So it may come as no surprise that many parents in the Amish community choose to buy their items in bulk. If anyone is wandering through an Amish town, they will notice that many of the stores tend to sell things like oats, flour, and sugar in huge quantities. Luckily, because of all the space in these rural Amish towns, there is plenty of room to fit your massive grocery haul.
5. Waste Not, Want Not
While buying in bulk might sound like a recipe for a lot of unneeded waste, that is definitely not the case in this community. Amish shoppers almost never overstock on groceries that are considered perishable. Any food that seems like it’s about to go bad is, instead, fed to animals or donated to local farms for animal feed.
But it is not just food. The Amish are also pretty crafty with the things they do not want to throw away. Once clothes cannot be worn or passed down to younger siblings, many tear clothing into strips and make beautiful rugs out of the rags. Imagine all of the money saved by turning trash into treasure.
6. Secondhand Savings
Just like buying food for a large family, buying clothing for a large family can add up quickly. It may seem like it’s totally mainstream to shop at thrift stores, or purchase items of clothing second hand, with many of these shops reporting record sales. But this type of shopping is not a trend, and the Amish have been shopping second hand for a while now.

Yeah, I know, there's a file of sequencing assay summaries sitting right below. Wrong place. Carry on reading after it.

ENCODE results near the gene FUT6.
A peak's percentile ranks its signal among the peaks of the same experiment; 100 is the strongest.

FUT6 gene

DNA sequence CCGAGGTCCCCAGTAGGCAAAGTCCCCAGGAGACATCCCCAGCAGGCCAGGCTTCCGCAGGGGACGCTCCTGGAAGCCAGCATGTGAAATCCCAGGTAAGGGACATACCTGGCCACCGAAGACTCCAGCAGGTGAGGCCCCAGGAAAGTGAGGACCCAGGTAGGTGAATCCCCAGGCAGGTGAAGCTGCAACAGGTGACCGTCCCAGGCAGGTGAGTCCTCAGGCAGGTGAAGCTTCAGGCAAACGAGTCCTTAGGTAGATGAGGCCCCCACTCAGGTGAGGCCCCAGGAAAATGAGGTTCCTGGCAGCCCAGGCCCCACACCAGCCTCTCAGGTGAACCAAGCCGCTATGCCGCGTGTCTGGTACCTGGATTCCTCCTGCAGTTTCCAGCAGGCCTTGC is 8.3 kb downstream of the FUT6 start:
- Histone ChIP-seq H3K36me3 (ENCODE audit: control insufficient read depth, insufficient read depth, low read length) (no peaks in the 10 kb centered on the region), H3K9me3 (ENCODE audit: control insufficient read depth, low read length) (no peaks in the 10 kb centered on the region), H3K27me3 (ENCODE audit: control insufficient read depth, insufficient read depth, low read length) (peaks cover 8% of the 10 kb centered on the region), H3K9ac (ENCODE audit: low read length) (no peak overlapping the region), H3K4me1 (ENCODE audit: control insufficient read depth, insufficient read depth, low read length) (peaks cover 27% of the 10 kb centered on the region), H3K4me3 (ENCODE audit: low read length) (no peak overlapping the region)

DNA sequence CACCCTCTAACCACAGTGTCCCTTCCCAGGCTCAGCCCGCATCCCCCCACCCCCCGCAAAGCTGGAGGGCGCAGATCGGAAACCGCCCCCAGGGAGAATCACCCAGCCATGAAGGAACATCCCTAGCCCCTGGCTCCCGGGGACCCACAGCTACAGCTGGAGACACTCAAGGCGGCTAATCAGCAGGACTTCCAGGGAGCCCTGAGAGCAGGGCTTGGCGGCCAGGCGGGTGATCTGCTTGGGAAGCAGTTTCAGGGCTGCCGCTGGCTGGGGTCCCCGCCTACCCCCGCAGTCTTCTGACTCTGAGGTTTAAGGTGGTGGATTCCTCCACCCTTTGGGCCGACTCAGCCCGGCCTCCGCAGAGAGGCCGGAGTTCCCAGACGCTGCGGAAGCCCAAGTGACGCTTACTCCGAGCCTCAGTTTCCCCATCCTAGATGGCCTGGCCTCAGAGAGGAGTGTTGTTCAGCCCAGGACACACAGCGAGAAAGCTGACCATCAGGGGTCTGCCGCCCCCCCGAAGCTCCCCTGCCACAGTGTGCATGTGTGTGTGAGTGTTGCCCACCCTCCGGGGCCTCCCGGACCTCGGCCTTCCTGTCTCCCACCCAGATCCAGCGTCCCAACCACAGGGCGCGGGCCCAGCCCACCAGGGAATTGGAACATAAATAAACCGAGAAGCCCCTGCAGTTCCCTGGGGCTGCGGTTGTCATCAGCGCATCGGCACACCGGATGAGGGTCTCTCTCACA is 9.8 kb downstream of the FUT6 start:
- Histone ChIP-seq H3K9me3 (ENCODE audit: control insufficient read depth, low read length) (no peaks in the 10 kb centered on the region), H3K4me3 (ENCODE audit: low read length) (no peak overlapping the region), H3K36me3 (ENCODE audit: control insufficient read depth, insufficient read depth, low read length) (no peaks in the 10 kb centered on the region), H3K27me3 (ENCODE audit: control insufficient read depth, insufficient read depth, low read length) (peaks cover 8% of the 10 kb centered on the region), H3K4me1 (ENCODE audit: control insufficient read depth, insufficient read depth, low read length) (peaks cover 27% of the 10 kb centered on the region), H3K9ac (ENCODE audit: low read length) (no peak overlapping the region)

Because of strict guidelines on what can or cannot be worn, the Amish community is not given much of a choice when it comes to their clothing. So, often, the best place to get clothes that fit in within the Amish community is, well, within the Amish community. From thrift stores to garage sales to secondhand shops, recycling clothing doesn’t just save on labor, but it saves the Amish a ton of money.
7. Growing on Us
Going organic seems to be all the rage today. But for the Amish communities across the United States, eating green is basically old news. Everyone is doing it, and has been doing it, for a very long time. Even those members of the community who are not farmers partake in some organic gardening of their own.
But for anyone who thinks that eating basically just the food you can find on the land around you might limit your options, think again. The community has its own word for being Amish foodies, known as “feinschmeckers,” and they will tell anyone that growing your own food lets people scale back their spending, without scaling back on taste.
8. Technically Speaking
Doesn’t it always seem like just as anyone gets the latest iPhone, the next generation of the same phone comes out within the next few days? Imagine how much money could be saved if everyone just ditched their phones, computers, high tech cameras, and other expensive office appliances.